Close to home

I got a real shock when I read a new post  over at the fantastic Posterity Project blog today.  The Tennessee Preservation Trust has released its list of the state’s most endangered sites, and one of them is the Graham-Kivette House in Tazewell.  This ca. 1810 home is by far the oldest house in the area, and it’s just a stone’s throw from the house where I grew up.

In fact, I have some vivid personal memories of the place.  I think its last owner was John Kivette, who was Claiborne County’s historian and a good friend of my dad’s.  When I was a kid I used to sit in one of the house’s downstairs rooms, underneath one of those massive fireplace mantels, while the two of them pored over archival material and chatted about local history and the Civil War.  I’ve driven past the house thousands of times since then.  I’ll probably be doing so again tonight.

Whenever these “most threatened” lists come out I always read them with a sort of vague, general concern.  When it’s a place you know firsthand, it’s more like a punch to the stomach.  I knew the house was a significant local landmark, but I had no idea I’d ever see it on a statewide list, or that it was in such precarious shape.

I’ve always said that all history is “local history” for somebody.  It turns out “somebody” includes me, too.

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1 Comment

Filed under Historic Preservation, Museums and Historic Sites, Tennessee History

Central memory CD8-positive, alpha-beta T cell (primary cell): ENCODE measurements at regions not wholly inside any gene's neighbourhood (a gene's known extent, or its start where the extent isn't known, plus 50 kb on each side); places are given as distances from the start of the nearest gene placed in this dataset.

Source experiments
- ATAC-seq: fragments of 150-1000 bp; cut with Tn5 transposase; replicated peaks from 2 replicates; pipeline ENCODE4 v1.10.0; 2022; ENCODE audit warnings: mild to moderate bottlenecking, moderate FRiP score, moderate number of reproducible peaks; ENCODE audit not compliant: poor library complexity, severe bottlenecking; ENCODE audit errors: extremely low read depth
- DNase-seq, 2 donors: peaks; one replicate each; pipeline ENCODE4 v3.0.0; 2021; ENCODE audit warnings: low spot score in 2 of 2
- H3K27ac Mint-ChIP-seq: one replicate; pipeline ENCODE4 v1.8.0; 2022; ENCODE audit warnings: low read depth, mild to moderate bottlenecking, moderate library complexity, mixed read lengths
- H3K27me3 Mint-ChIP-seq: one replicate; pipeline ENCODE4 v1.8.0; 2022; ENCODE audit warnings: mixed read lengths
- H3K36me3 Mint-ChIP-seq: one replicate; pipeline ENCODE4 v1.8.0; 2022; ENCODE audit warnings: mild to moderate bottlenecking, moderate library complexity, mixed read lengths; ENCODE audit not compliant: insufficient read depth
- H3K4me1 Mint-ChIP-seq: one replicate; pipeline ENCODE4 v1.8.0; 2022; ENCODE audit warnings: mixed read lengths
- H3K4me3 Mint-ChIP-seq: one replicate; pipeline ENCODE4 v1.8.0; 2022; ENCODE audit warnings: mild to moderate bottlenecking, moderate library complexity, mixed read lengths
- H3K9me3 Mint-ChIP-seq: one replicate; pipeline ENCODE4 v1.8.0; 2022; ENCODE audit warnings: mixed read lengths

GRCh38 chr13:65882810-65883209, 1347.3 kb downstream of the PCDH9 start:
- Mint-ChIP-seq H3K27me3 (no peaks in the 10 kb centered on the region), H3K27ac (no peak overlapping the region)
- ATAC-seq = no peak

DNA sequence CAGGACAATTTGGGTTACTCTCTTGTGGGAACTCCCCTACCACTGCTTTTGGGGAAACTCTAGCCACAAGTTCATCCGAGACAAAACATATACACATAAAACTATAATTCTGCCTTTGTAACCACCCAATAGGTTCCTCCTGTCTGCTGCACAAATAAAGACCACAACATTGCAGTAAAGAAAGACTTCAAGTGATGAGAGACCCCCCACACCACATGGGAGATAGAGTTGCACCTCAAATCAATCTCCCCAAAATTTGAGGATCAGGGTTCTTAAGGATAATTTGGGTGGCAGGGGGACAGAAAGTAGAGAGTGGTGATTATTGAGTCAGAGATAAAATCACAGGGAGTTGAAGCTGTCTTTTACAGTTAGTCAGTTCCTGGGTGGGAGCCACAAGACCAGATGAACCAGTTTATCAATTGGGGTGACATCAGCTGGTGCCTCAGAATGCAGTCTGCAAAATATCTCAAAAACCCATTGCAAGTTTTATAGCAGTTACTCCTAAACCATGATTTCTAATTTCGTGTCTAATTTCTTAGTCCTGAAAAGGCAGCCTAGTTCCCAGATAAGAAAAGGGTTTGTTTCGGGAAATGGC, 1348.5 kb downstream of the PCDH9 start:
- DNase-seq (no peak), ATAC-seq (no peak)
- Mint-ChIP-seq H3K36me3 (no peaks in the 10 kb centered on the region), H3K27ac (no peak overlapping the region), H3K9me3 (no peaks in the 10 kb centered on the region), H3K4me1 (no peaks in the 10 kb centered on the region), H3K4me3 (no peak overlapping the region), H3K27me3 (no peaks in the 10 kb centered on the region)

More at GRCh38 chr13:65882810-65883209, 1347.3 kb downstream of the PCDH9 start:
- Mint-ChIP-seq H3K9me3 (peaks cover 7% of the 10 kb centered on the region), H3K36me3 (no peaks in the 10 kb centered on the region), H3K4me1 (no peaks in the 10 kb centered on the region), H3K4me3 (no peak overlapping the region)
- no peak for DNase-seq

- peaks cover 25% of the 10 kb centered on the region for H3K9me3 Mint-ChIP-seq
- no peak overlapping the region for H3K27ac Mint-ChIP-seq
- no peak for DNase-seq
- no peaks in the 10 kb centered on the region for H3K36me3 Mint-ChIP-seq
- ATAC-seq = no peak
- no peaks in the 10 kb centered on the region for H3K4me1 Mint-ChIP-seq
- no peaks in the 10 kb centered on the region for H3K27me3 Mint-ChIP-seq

One response to “Close to home

  1. Thanks for the mention of this article and for bringing attention to the endangered list through your blog. It’s truly distressing to see how these historic sites have come into disrepair. I believe that increased funding, greater outreach beyond the community of historians and local history buffs, and a willingness to act are all necessary to keep these sites off the endangered list. Claiborne County officials should be aware of this and should be willing to act to preserve their history. The following web site lists the County Mayor’s contact information as well as County, State and Congressional representatives. I’d encourage residents of Claiborne County and anyone else who believes that the past is worth preserving to contact these individuals and make your voice heard:

    http://www.tennesseeanytime.org/local/claiborne.html

    Thanks,

    Gordon Belt
    http://www.posterityproject.com

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